Ideally this should be a smooth, fun-filled journey of discovery for the child, one without worksheets and hounding a child to practice writing or reading. Obviously, this is not always the case. One was to make learning about language more fun is to play sound games. In the Montessori classroom, a teacher would have a box with small objects, such as a coin, a small bag, a replica of a turtle, any object that is easy to manipulate and easy to recognize. The teacher would remove three objects and carefully name the beginning sounds for the child. The child could try it if they wanted. The home environment will differ in how you present this material. At home with my son, we would go through as many as he wanted to do, initially doing the beginning sounds. Later, we tried to name just the ending sound. After beginning and ending sounds is trying to identify middle sounds. This is one activity that helps lead to a child who can use phonetics to sound out words to write. In the Montessori classroom, this would be with the moveable alphabet. At home, it might be with an alphabet or with a pencil. What makes this game so much fun at home is the box is filled with so many captivating small objects the child is eager to look them all over. It is great when the child makes the leap to realize they can name any beginning sound with all the household objects around them, moving beyond the box.

This is when another game can be introduced – around the house, on the road, waiting in the doctor’s office. It is basically I Spy but with beginning or ending sounds. This is for the child that has a good grasp of the sounds and familiar with I Spy in another format (items with certain colors or shapes, etc). If you are not familiar with I Spy, an example would be “I spy with my little eye something that starts with a ‘tuh” (t for table, in this example). The child is then invited to look around and make a guess. Then they can take a turn spying with their little eye while you guess.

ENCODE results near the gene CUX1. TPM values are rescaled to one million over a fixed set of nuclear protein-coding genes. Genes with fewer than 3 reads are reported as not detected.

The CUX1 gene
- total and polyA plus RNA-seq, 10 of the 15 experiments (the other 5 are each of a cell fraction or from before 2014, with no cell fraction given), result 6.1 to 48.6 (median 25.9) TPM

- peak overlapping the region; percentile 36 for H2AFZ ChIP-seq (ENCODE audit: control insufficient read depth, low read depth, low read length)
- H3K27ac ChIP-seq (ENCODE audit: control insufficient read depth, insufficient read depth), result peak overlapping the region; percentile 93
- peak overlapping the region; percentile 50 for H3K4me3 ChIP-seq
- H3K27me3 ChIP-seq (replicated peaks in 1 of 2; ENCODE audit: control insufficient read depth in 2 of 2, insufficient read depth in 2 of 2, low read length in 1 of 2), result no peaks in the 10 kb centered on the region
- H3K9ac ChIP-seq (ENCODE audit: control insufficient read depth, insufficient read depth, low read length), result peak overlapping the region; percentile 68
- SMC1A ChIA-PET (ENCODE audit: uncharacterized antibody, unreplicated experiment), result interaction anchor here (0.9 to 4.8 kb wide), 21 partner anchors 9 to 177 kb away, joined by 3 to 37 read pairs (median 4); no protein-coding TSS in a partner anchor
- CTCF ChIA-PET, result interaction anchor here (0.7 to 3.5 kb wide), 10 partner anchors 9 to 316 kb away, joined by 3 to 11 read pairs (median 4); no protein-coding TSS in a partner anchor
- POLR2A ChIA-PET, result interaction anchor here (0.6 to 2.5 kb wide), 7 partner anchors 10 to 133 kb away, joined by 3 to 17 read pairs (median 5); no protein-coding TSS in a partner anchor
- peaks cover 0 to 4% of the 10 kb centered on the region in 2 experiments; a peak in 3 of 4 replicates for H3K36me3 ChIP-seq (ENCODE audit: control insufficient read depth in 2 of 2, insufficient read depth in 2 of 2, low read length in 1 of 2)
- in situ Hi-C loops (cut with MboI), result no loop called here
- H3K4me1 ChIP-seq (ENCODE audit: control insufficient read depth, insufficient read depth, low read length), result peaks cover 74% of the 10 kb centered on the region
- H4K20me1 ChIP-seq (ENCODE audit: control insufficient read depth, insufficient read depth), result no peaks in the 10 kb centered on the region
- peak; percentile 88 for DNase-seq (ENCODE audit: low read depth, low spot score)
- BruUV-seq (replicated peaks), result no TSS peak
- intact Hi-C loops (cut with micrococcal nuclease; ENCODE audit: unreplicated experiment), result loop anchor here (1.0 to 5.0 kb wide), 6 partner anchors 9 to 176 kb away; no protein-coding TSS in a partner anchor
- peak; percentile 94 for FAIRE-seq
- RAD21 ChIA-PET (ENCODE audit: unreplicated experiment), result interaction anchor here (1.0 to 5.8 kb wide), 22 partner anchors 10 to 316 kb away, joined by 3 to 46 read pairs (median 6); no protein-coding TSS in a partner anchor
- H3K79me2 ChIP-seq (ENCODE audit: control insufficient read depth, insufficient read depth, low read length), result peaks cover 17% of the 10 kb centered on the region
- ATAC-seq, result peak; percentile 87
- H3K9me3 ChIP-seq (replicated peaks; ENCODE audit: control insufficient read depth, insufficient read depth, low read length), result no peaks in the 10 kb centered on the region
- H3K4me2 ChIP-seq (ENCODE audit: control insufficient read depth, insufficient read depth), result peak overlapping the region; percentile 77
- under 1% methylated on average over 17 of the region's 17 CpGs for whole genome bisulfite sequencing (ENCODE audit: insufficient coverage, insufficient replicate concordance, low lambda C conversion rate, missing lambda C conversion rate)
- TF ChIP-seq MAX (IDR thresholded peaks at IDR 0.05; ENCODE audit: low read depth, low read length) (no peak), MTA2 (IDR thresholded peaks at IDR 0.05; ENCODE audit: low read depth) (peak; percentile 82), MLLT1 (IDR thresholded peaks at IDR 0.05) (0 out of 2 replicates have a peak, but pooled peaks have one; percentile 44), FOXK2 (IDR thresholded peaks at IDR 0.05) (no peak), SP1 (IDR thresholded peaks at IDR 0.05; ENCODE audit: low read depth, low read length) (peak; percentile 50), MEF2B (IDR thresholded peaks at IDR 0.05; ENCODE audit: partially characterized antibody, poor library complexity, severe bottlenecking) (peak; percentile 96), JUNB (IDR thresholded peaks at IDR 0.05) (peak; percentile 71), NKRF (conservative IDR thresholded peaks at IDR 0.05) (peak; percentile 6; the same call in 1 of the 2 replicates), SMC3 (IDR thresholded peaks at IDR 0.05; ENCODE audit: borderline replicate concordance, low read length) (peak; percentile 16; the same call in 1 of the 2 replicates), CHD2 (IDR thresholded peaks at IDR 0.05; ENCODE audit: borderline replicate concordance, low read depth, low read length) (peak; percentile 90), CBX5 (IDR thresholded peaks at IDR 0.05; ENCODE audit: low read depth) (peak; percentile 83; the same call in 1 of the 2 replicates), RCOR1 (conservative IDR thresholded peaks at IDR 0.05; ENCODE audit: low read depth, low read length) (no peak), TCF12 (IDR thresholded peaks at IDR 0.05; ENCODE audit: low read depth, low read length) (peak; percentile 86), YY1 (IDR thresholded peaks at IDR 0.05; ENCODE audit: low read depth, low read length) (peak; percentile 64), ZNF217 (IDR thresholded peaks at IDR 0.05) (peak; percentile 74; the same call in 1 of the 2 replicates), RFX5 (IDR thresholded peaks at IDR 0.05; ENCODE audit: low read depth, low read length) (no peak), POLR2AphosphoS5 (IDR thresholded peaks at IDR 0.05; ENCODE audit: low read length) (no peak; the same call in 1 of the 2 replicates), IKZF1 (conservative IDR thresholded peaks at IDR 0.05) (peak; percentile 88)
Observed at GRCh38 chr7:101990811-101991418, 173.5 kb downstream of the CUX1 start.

All this sound work lays a foundation for the beginning of writing phonetically. Playing the games gives a child the sound, not the name, of the letter. Rules of spelling and complex words will come later. To encourage an eager writer, and later reader, sounding out is the best and easiest start.

Below is a list of the words to help you with the sound a letter makes. Of course this is not true in all words, but that comes later. These are the most common sounds for the letters and what will aid in writing and reading. Since most children are likely to learn the ABC song, and hear others around them refer to letters by their name, we find it easiest to clarify that all letters have names and sounds. To explain this to big E when someone watched him write his name and said “Nice E!” I said “Your name begins with the sound ‘eh’. The letter’s name is ‘ee’.” Problem solved!

When saying a sound do not include the vowel sound after it. Isolate the initial sound. This is a list for showing the sound at the beginning of the word. (This list is also available on the left sidebar as a page by itself.)

a= apple

b= bag

c= cup

d= dog

e= egg

f= frog

g= gap

h= hum

i= igloo

j= jump

k= king

l= lamp

m= mom

n= nut

o= octopus

p= pig

q= queen

r= rabbit

s= sun

t= top

u= up

v= vest

w= winter

x= box (end or middle sound)

y= yarn

z= zebra

I hope this can jump-start some fun language games at your home or on a long (or short) car ride. Many more ideas are available in books about doing Montessori education in the home if you are wanting to do more with your child, whether it is in language, mathematics or just setting up a home environment with their needs in mind.